“The propriety of removal to federal court depends on whether the claim comes within the scope of the federal court's subject matter jurisdiction.” Peters v. Union Pacific R. Co., 80 F.3d 257, 260 (1996) (citing 28 U.S.C. § 1441(b)). “A claim may be removed only if it could have been brought in federal court originally.” Id. “Critically, the party seeking removal has the burden to establish federal subject matter jurisdiction; all doubts about federal jurisdiction must be resolved in favor of remand.” Central Iowa Power Co-op. v. Midwest Indep. Transmission Sys. Operator, Inc., 561 F.3d 904, 912 (8th Cir. 2009) (internal citation and cited case omitted). To invoke the district court's original diversity jurisdiction, the parties must be citizens of different states and the amount in dispute must exceed $75, 000. 28 U.S.C. § 1332(a).

         A. Diversity of Citizenship

         For diversity jurisdiction to exist under 28 U.S.C. § 1332(a)(1), there must be complete diversity of citizenship between plaintiffs and defendants. Buckley v. Control Data Corp., 923 F.2d 96, 97, n.6 (8th Cir. 1991). “It is settled, of course, that absent complete diversity a case is not removable because the district court would lack original jurisdiction.” Exxon Mobil Corp. v. Allapattah Servs., Inc., 545 U.S. 546, 564 (2005) (cited case omitted). Where complete diversity of citizenship does not exist, 28 U.S.C. § 1447(c) requires a district court to remand the case to state court for lack of subject matter jurisdiction.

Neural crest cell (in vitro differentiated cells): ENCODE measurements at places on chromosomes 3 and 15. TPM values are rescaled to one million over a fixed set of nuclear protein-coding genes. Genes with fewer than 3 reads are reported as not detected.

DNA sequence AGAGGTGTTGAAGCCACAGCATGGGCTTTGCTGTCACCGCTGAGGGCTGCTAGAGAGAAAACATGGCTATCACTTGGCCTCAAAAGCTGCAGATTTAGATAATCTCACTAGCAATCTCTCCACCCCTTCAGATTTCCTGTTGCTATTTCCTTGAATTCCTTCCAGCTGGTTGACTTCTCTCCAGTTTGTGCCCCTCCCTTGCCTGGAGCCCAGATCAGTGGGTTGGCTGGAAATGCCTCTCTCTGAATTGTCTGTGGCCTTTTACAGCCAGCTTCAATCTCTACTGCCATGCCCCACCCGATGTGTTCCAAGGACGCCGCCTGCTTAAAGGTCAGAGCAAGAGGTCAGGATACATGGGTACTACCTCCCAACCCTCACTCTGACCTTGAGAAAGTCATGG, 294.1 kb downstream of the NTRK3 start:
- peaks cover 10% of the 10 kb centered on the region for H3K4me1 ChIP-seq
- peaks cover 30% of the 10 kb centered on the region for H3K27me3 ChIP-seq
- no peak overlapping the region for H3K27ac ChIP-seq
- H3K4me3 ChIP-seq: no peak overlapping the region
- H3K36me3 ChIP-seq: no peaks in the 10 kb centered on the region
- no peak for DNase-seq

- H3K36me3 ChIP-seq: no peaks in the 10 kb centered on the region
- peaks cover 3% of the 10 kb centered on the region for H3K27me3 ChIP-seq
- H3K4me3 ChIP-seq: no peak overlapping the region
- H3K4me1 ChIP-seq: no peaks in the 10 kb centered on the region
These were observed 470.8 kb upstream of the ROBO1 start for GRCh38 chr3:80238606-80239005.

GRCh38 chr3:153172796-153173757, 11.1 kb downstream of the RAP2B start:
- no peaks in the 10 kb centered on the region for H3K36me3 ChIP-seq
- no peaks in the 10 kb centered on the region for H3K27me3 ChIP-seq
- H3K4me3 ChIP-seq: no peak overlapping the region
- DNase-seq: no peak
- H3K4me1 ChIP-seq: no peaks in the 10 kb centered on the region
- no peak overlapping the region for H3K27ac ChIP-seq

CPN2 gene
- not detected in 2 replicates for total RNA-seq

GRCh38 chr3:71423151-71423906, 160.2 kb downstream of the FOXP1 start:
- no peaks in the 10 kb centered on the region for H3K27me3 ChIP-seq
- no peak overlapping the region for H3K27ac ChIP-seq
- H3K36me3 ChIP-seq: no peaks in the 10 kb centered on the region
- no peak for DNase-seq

In determining whether complete diversity of citizenship exists, a federal court “must disregard nominal or formal parties and rest jurisdiction only upon the citizenship of real parties to the controversy.” Navarro Sav. Ass'n v. Lee, 446 U.S. 458, 460-61 (1980). “Nominal parties are generally those without a real interest in the result of the suit or an ownership interest in the funds at issue, or those named merely as the holder of the stakes between the plaintiff and the defendant.” Caranchini v. Kozeny & McCubbin, LLC, 2011 WL 5921364, at *3 (W.D. Mo. Nov. 28, 2011). “The ‘real party in interest' is the person who, under governing substantive law, is entitled to enforce the right asserted, and in a diversity case, the governing substantive law is ordinarily state law[.]” Iowa Pub. Serv. Co. v. Medicine Bow Coal Co., 556 F.2d 400, 404 (8th Cir. 1977). “A defendant's citizenship may be disregarded when it is clear that the defendant (1) is neither necessary nor indispensable, (2) has no stake in the litigation, and (3) has no real, present claims for relief sought against it.” Mundle v. Linde, LLC, 2011 WL 1526965, at *2 (E.D. Mo. Apr. 20, 2011); see 15 James Wm. Moore, et al., Moore's Federal Practice § 102.15 (3d ed. 2013).

         The Court must therefore determine whether Millsap is a nominal party whose citizenship must be disregarded for purposes of diversity jurisdiction or was fraudulently joined in this action.

         The Petition alleges by implication that Millsap is the trustee that conducted the foreclosure sale. In his Motion to Remand, Duwe contends that he “rescinded” the loan documents due to fraud but Millsap “proceeded with the unlawful foreclosure sale in spite of said rescission and declaration.” (Doc. 11 at p. ...